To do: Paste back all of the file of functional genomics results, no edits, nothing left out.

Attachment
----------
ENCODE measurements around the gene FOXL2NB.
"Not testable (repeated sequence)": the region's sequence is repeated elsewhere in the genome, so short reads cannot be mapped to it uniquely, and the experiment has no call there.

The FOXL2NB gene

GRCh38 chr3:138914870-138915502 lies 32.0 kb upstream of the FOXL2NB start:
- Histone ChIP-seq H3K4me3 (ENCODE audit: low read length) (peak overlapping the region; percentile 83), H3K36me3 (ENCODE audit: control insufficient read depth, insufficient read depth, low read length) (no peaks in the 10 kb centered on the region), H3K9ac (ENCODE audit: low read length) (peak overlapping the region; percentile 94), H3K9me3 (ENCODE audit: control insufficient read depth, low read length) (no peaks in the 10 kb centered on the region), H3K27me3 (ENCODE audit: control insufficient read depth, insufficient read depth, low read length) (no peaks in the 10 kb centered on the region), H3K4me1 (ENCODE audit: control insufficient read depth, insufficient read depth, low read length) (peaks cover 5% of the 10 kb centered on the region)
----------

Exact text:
ENCODE measurements around the gene FOXL2NB.
"Not testable (repeated sequence)": the region's sequence is repeated elsewhere in the genome, so short reads cannot be mapped to it uniquely, and the experiment has no call there.

The FOXL2NB gene

GRCh38 chr3:138914870-138915502 lies 32.0 kb upstream of the FOXL2NB start:
- Histone ChIP-seq H3K4me3 (ENCODE audit: low read length) (peak overlapping the region; percentile 83), H3K36me3 (ENCODE audit: control insufficient read depth, insufficient read depth, low read length) (no peaks in the 10 kb centered on the region), H3K9ac (ENCODE audit: low read length) (peak overlapping the region; percentile 94), H3K9me3 (ENCODE audit: control insufficient read depth, low read length) (no peaks in the 10 kb centered on the region), H3K27me3 (ENCODE audit: control insufficient read depth, insufficient read depth, low read length) (no peaks in the 10 kb centered on the region), H3K4me1 (ENCODE audit: control insufficient read depth, insufficient read depth, low read length) (peaks cover 5% of the 10 kb centered on the region)